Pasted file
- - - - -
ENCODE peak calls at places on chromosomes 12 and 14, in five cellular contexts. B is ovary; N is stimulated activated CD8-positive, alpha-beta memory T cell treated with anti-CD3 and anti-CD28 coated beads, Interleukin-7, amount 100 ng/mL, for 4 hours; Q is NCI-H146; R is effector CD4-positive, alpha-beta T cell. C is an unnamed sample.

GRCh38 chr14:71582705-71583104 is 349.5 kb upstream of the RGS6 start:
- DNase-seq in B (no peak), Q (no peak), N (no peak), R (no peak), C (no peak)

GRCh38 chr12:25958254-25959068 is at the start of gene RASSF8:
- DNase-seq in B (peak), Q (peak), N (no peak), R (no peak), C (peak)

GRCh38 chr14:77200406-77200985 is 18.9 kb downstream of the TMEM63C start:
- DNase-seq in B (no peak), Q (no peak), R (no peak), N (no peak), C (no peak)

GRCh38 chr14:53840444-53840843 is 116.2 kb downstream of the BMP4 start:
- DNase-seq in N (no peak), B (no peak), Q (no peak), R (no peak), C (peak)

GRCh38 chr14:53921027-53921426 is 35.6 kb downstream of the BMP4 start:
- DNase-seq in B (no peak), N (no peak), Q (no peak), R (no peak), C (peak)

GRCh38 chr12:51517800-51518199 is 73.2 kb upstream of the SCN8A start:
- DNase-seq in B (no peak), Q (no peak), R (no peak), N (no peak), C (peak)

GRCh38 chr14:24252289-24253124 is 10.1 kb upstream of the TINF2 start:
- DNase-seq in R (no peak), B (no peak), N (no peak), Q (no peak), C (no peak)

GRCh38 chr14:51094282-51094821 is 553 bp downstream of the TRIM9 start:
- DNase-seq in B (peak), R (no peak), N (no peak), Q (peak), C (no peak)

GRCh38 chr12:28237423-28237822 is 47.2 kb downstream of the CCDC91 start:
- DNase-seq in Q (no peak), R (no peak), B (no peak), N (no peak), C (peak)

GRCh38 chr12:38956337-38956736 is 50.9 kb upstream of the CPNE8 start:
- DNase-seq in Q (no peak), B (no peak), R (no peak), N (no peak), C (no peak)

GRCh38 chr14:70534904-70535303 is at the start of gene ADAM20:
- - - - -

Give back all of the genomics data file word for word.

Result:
ENCODE peak calls at places on chromosomes 12 and 14, in five cellular contexts. B is ovary; N is stimulated activated CD8-positive, alpha-beta memory T cell treated with anti-CD3 and anti-CD28 coated beads, Interleukin-7, amount 100 ng/mL, for 4 hours; Q is NCI-H146; R is effector CD4-positive, alpha-beta T cell. C is an unnamed sample.

GRCh38 chr14:71582705-71583104 is 349.5 kb upstream of the RGS6 start:
- DNase-seq in B (no peak), Q (no peak), N (no peak), R (no peak), C (no peak)

GRCh38 chr12:25958254-25959068 is at the start of gene RASSF8:
- DNase-seq in B (peak), Q (peak), N (no peak), R (no peak), C (peak)

GRCh38 chr14:77200406-77200985 is 18.9 kb downstream of the TMEM63C start:
- DNase-seq in B (no peak), Q (no peak), R (no peak), N (no peak), C (no peak)

GRCh38 chr14:53840444-53840843 is 116.2 kb downstream of the BMP4 start:
- DNase-seq in N (no peak), B (no peak), Q (no peak), R (no peak), C (peak)

GRCh38 chr14:53921027-53921426 is 35.6 kb downstream of the BMP4 start:
- DNase-seq in B (no peak), N (no peak), Q (no peak), R (no peak), C (peak)

GRCh38 chr12:51517800-51518199 is 73.2 kb upstream of the SCN8A start:
- DNase-seq in B (no peak), Q (no peak), R (no peak), N (no peak), C (peak)

GRCh38 chr14:24252289-24253124 is 10.1 kb upstream of the TINF2 start:
- DNase-seq in R (no peak), B (no peak), N (no peak), Q (no peak), C (no peak)

GRCh38 chr14:51094282-51094821 is 553 bp downstream of the TRIM9 start:
- DNase-seq in B (peak), R (no peak), N (no peak), Q (peak), C (no peak)

GRCh38 chr12:28237423-28237822 is 47.2 kb downstream of the CCDC91 start:
- DNase-seq in Q (no peak), R (no peak), B (no peak), N (no peak), C (peak)

GRCh38 chr12:38956337-38956736 is 50.9 kb upstream of the CPNE8 start:
- DNase-seq in Q (no peak), B (no peak), R (no peak), N (no peak), C (no peak)

GRCh38 chr14:70534904-70535303 is at the start of gene ADAM20: